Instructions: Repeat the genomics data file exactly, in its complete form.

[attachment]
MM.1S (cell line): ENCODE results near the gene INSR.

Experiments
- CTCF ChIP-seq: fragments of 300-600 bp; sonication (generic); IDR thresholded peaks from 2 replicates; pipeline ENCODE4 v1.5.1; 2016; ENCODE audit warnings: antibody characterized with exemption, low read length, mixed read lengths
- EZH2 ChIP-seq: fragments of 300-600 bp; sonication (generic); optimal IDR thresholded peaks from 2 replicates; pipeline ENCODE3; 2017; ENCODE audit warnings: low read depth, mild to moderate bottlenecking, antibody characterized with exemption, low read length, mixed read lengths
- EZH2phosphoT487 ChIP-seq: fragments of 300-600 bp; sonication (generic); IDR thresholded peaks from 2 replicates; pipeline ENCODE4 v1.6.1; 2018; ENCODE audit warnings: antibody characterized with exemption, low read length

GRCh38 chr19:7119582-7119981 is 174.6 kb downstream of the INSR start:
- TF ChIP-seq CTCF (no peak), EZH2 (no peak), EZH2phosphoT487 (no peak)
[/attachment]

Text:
MM.1S (cell line): ENCODE results near the gene INSR.

Experiments
- CTCF ChIP-seq: fragments of 300-600 bp; sonication (generic); IDR thresholded peaks from 2 replicates; pipeline ENCODE4 v1.5.1; 2016; ENCODE audit warnings: antibody characterized with exemption, low read length, mixed read lengths
- EZH2 ChIP-seq: fragments of 300-600 bp; sonication (generic); optimal IDR thresholded peaks from 2 replicates; pipeline ENCODE3; 2017; ENCODE audit warnings: low read depth, mild to moderate bottlenecking, antibody characterized with exemption, low read length, mixed read lengths
- EZH2phosphoT487 ChIP-seq: fragments of 300-600 bp; sonication (generic); IDR thresholded peaks from 2 replicates; pipeline ENCODE4 v1.6.1; 2018; ENCODE audit warnings: antibody characterized with exemption, low read length

GRCh38 chr19:7119582-7119981 is 174.6 kb downstream of the INSR start:
- TF ChIP-seq CTCF (no peak), EZH2 (no peak), EZH2phosphoT487 (no peak)